by Thomas Anderson
Pressed into service 75 years ago Germany's Tiger tank maintains its legendary status today. Although never a factor strategically the Tiger, as a breakthrough tank, was able to influence events tactically. As a centerpiece of the Bovington Tank Museum collection in the UK or films like Fury, the Tiger remains a subject of fascination and controversy. Weather you are a fan or a critic of the Tiger there is a wealth of history and detail to help fan the debate.
Osprey Publishing brings us Tiger, by Thomas Anderson. This is a paperback version of the same title first published in 2013. The subject is the German Tiger series of tanks. Although all variants of the series are covered the Tiger I receives the most attention. The author takes the approach of dividing the Tiger' families history into chapters that add context to areas such as development, unit organization, armor , mobility, firepower, combat, and maintenance. By stepping back from the typical chronological storytelling Anderson succeeds in giving the reader understanding of how the tank is viewed from these different points of view. The story is interesting. I found the book added to my understanding of both the Tiger I and how heavy tank units operated in the conflict.
Tiger differs from the typical photo reference volume. The photographs are sometimes not of the highest resolution. However, the photo's serve to help the author tell the story via the accompanying text. Captions are well done and point out details of interest to the modeler. The text is easy to read without sacrificing detail. In summary, the way the chapters are organized allow the author to focus on the topics of interest without being bound to a "beginning to end" chronology.
Format: Paperback with glossy heavy paper cover
Size: 7.5" x 9.5" (similar to shelf size of other Osprey reference series such as the Duel series)
Photographs: Black and white, on every page, including graphic and diagrams for unit structures and extracts from training manuals.
Special attention is placed on showing the Tiger tank in diverse settings. Although some photos are common to earlier publication I found many that were new to me. Some scenes are no doubt posed for propaganda photographers, Many more seemed to place the Tiger close to the front lines with candids of soldiers and crew.
Unit composition is explained using graphics such at the one below. It was fascinating to follow early combat heavy tank units that had Panzer III or IV's supporting each Tiger in combat. As the war progressed and supplies of equipment and manpower became scarce the units were slimmed down with fewer support vehicles.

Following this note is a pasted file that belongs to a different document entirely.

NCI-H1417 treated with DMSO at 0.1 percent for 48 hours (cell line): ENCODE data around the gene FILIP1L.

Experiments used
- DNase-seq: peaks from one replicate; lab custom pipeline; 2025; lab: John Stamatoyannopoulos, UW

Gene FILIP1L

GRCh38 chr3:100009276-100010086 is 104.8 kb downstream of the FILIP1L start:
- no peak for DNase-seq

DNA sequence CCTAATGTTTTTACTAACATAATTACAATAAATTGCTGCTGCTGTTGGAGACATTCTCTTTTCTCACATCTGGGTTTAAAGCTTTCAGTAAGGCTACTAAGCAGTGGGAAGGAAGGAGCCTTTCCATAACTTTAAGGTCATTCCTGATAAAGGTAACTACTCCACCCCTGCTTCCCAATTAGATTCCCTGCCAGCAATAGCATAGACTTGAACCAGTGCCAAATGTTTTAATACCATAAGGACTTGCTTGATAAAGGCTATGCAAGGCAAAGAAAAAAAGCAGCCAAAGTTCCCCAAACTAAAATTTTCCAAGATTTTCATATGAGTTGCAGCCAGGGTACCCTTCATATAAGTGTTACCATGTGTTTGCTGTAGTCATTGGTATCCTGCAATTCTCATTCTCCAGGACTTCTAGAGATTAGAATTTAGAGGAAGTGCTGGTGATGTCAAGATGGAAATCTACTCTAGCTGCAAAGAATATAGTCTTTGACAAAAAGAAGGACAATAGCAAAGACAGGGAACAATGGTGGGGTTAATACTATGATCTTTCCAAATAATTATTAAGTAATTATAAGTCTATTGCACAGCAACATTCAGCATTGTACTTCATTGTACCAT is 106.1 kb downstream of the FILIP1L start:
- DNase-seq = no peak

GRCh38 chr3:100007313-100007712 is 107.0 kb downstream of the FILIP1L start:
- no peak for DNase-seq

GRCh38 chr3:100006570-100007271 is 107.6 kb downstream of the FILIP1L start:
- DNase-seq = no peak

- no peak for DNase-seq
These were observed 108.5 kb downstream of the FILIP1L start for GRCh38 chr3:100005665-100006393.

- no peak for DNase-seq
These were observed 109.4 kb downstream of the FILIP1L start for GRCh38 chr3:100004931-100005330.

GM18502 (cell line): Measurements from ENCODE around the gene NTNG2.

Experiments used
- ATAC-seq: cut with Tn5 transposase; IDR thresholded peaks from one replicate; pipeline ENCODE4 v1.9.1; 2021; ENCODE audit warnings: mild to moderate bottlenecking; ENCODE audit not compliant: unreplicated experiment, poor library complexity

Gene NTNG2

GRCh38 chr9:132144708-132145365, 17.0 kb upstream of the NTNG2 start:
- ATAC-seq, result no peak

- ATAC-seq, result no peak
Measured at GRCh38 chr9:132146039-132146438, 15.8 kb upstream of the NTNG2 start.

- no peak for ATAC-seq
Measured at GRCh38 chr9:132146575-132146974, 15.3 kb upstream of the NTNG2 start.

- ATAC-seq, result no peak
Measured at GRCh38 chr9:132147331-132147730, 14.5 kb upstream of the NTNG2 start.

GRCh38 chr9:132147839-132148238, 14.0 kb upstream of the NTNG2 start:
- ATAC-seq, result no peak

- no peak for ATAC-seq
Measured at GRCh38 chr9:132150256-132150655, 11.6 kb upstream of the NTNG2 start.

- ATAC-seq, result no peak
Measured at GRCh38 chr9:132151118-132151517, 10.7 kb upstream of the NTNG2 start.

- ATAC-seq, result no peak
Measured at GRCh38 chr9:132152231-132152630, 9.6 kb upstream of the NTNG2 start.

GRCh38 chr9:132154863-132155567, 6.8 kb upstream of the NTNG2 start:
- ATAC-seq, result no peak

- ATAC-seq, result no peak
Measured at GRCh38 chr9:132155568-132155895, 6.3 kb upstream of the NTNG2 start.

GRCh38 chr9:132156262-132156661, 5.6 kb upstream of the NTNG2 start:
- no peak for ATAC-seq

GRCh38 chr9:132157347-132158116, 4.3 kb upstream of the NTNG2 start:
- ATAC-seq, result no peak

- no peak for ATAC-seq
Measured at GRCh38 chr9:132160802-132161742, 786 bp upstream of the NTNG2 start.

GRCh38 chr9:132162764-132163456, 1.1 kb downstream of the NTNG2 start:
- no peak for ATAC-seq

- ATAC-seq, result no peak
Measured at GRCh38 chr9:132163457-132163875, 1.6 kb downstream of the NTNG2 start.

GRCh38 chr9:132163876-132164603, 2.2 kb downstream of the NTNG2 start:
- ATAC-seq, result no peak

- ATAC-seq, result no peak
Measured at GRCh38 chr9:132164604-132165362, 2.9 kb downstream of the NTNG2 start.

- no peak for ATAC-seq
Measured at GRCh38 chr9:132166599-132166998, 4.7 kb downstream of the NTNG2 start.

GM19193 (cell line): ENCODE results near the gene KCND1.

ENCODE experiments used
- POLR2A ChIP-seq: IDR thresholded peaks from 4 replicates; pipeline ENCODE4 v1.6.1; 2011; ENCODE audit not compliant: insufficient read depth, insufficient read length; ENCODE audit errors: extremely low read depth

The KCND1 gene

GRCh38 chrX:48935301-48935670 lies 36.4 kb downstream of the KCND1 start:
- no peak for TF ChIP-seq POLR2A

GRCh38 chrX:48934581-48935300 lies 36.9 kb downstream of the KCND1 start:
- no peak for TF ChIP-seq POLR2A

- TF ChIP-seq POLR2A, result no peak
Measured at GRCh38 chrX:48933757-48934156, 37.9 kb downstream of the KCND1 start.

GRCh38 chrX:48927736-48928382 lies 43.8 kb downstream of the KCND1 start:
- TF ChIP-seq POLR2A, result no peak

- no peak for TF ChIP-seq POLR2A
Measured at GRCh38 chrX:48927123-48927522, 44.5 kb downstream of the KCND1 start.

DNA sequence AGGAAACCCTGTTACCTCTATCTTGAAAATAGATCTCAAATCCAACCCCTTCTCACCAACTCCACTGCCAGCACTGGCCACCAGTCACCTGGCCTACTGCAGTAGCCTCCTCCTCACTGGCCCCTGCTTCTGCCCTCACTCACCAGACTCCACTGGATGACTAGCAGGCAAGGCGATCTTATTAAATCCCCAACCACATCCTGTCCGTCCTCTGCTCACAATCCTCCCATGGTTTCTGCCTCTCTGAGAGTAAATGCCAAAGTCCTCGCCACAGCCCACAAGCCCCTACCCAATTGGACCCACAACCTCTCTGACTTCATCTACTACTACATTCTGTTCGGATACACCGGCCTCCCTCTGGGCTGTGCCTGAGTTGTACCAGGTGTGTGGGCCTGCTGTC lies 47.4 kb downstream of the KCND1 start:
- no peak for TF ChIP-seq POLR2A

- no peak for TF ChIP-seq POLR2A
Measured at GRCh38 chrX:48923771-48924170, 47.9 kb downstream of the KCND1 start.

The author takes advantage of many sources, including training manuals and intelligence reports. Here you can see a reference for German tankers demonstrating where the vulnerable places are on a Sherman tank. There are also pages taken from Soviet intelligence reports on the Tiger's weak spots.
Here some Hungarian tankers get training on the Tiger I. The chapter on maintenance exposed the problems with the lack of recovery vehicles brought out in the earlier chapter on unit organization. I was not aware of how captured Allied tanks were pressed into service as recovery vehicles. If you are considering a build of a Tiger in a maintenance setting this book is essential.
This is a book you will want to read as much as you want to thumb through the photographs.
Often overlooked in reference books are photographs of tank crews and maintenance teams, along with supporting infantry. Anderson does a good job including the human element.
The caption for this Soviet training illustration explains what ammo types and ranges are effective against the Tiger.
All Tiger variants receive some attention. Several only a page or two....the Tiger I gets top billing.
This addition to the Osprey collection represents an outstanding value. The general reader, or modeler, looking to gain insights into how the Tiger was deployed in the conflict will be rewarded with a highly visual and interesting read. The roads these heavy tanks traveled, their crews, and support teams that kept them running, are all on display as the story unfolds.
Chapters covering specific aspects of the Tiger series - not a straight history
Photographs placing the Tiger in many settings (e.g. at the front, workshops, in transport,battle damaged)
Text and captions have detail of interest to the modeler. The reader gains understanding and insights that can be sparse in other reference formats.
Author takes a balanced view of the subject that includes many first hand quotes; this is not a gushing tribute.
Images chosen to tell the story are not always of the best quality. Some cropping apparent.
The fast moving story results in text that is sometimes choppy and leaves you wanting more description to complete the thought.
Highly Recommended for anyone interest in the Tiger series tanks, or German armor in general.
Thanks goes out to Osprey Publishing for this review kit.
Reviewed by Mark Norman, Hudson Valley AMPS
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